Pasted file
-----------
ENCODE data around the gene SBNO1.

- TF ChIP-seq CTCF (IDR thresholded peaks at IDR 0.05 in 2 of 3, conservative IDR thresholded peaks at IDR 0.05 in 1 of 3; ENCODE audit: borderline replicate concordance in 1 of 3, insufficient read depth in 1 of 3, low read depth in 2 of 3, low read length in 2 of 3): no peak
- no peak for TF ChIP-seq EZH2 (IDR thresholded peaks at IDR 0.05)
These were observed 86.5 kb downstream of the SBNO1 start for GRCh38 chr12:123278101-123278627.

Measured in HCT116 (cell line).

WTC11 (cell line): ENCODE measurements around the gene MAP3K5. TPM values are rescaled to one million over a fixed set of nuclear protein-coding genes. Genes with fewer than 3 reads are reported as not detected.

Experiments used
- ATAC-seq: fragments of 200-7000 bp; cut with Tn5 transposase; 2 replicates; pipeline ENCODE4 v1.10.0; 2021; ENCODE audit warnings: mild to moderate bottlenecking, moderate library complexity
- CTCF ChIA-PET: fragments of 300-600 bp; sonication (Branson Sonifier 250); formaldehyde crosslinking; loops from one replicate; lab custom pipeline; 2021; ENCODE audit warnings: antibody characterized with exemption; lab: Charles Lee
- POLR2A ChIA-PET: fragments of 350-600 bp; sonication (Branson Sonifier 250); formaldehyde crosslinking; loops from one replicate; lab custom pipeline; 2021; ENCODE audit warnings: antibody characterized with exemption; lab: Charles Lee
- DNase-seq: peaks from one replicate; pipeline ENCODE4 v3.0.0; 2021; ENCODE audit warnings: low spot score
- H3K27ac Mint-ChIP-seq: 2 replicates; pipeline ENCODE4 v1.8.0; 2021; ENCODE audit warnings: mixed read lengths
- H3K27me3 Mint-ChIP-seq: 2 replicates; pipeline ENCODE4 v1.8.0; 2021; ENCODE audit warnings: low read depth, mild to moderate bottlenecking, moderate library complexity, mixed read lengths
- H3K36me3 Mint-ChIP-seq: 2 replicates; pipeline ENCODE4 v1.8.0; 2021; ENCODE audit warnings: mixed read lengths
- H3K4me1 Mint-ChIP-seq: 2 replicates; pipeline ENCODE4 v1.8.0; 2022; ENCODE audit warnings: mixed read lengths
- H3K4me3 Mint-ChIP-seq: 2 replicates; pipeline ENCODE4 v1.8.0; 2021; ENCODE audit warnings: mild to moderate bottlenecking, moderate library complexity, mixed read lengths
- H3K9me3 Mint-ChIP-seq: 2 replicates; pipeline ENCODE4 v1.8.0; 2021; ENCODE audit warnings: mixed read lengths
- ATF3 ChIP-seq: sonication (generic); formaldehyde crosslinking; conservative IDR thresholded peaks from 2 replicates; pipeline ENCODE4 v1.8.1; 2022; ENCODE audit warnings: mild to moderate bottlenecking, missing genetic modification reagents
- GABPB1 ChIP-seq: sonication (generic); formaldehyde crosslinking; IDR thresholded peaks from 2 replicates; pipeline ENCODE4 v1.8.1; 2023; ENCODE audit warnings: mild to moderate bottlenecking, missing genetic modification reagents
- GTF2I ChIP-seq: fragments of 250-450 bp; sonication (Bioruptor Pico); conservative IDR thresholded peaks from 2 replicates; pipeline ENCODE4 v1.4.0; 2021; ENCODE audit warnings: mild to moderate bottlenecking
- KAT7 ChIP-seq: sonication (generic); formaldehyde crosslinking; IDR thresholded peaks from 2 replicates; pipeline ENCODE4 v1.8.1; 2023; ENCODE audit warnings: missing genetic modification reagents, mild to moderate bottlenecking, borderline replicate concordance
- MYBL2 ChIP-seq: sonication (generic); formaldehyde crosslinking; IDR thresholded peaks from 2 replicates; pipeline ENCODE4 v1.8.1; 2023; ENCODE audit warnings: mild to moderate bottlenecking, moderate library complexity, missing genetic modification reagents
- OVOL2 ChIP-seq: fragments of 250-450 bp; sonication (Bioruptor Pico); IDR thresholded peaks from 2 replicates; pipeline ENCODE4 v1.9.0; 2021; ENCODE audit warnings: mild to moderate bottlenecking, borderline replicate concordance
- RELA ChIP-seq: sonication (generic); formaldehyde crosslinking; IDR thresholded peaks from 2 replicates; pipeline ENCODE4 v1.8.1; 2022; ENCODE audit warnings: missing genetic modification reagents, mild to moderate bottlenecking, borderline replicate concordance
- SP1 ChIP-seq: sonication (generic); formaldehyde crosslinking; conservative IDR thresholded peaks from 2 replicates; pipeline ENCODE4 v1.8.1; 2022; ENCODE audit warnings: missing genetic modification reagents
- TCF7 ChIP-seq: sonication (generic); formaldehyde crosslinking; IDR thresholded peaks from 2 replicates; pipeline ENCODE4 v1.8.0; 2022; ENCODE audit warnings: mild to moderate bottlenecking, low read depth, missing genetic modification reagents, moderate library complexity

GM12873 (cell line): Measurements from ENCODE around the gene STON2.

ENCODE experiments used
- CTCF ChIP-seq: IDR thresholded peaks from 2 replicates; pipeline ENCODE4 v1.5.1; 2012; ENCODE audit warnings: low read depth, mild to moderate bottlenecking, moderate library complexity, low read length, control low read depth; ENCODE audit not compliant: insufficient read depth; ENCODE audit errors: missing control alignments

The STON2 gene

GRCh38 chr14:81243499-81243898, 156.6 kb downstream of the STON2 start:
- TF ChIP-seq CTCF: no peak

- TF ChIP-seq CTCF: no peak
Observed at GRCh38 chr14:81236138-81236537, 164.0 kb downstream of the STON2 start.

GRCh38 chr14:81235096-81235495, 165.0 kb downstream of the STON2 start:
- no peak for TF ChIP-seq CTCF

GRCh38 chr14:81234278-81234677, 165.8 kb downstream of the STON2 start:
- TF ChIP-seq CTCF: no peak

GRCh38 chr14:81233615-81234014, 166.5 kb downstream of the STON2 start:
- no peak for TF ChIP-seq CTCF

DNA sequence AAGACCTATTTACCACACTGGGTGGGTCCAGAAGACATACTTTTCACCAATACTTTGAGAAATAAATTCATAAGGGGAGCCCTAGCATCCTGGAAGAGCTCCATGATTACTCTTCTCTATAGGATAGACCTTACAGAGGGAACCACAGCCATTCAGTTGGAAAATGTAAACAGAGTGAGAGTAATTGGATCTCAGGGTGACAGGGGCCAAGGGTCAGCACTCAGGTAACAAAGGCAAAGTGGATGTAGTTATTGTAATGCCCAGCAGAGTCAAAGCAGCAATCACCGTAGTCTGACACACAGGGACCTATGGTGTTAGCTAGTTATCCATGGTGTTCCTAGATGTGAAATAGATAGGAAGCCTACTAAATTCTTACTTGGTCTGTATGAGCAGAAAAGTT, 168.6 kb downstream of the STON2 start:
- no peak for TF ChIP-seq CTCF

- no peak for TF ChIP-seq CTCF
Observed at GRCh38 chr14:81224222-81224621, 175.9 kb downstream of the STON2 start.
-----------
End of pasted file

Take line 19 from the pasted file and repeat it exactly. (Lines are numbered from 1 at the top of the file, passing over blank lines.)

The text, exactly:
- GABPB1 ChIP-seq: sonication (generic); formaldehyde crosslinking; IDR thresholded peaks from 2 replicates; pipeline ENCODE4 v1.8.1; 2023; ENCODE audit warnings: mild to moderate bottlenecking, missing genetic modification reagents